There are three speed limits:
- camera to RAM write speed - this is what you experience with fast shutters and no flash, at the beginning of taking photos,
- RAM to Flash bridge write speed - this is the limitation of the MCU/bridge/hardware elements,
- Flash card write speed itself - what the top speed of the card is.
It is easy to test whether you are at the limit of your camera.
- Take uncompressed RAW images of the same topic (from a tripod, manual focusing, or even better: just put the lens cap on).
- Start shooting a sequence, then the camera gets slow, just keep shooting 20 more.
- Measure how long did it take to capture the last 20 images (the more image you take, the more precise your calculation will be). => TOTAL TIME
- Now take the photos, and add their size (the real size in bytes, not the allocated size). => TOTAL SIZE
And if you divide TOTAL SIZE with TOTAL TIME, you will have the worst of the data transfer rate of the RAM-to-Flash and the Flash card. If your card is rated faster than that, you have a fast-enough card. If your card has about the same speed, then either the flash card is limiting the speed OR you are at top speed of the RAM-to-Flash path. Borrow a faster Flash card, do the same trick, and you will see which one.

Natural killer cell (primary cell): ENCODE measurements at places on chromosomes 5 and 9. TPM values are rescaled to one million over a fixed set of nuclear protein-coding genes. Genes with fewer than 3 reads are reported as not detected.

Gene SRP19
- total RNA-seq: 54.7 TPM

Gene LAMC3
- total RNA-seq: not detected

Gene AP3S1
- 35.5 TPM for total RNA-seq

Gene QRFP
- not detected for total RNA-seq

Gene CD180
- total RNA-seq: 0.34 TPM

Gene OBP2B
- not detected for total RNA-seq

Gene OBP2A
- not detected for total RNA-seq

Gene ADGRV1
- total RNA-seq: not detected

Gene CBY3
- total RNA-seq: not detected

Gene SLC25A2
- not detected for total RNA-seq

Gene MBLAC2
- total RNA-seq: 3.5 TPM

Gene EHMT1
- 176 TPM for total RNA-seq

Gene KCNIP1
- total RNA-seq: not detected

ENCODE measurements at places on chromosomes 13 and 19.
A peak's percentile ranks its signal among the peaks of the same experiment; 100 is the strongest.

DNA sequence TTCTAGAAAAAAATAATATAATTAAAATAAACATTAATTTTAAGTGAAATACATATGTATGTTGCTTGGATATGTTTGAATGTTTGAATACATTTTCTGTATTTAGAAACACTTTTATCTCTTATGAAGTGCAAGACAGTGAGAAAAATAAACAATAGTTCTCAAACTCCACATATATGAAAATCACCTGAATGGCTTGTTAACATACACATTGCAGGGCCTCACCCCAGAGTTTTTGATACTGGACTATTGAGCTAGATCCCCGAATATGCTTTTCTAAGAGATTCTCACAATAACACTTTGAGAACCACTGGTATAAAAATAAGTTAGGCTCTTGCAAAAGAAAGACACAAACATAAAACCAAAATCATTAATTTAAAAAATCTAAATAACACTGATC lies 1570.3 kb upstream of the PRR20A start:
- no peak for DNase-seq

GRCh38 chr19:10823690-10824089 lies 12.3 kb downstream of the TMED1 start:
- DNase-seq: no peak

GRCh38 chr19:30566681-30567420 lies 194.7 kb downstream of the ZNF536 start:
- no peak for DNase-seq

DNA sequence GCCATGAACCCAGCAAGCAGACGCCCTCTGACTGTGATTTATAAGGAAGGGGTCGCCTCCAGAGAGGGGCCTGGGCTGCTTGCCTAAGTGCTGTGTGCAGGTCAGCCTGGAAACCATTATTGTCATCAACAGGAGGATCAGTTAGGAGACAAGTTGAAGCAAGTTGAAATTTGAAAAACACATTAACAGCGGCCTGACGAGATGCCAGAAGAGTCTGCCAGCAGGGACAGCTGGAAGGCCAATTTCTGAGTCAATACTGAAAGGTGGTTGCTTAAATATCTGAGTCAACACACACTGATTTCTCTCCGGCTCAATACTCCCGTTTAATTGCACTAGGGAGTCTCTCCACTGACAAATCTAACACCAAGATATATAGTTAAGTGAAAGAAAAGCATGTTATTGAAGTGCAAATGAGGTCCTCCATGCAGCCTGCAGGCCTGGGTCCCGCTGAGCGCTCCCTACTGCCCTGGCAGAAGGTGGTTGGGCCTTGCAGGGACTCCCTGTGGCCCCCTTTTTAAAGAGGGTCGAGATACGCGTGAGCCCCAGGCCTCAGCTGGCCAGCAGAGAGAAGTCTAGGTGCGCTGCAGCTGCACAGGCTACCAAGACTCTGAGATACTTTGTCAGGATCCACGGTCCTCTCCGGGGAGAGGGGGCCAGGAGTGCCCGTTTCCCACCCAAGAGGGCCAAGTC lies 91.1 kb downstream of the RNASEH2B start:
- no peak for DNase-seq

One note: there are quite a few fake Flash card out there, basically telling you a much better data rate than they actually support. You can test this with a high speed card reader (USB3), just move a 500 MByte or so to the card (in one chunk), and measure the time. Again, divide 500 MByte with the elapsed time, and you will have your write rate. If it matches the number on the card, cool! :-)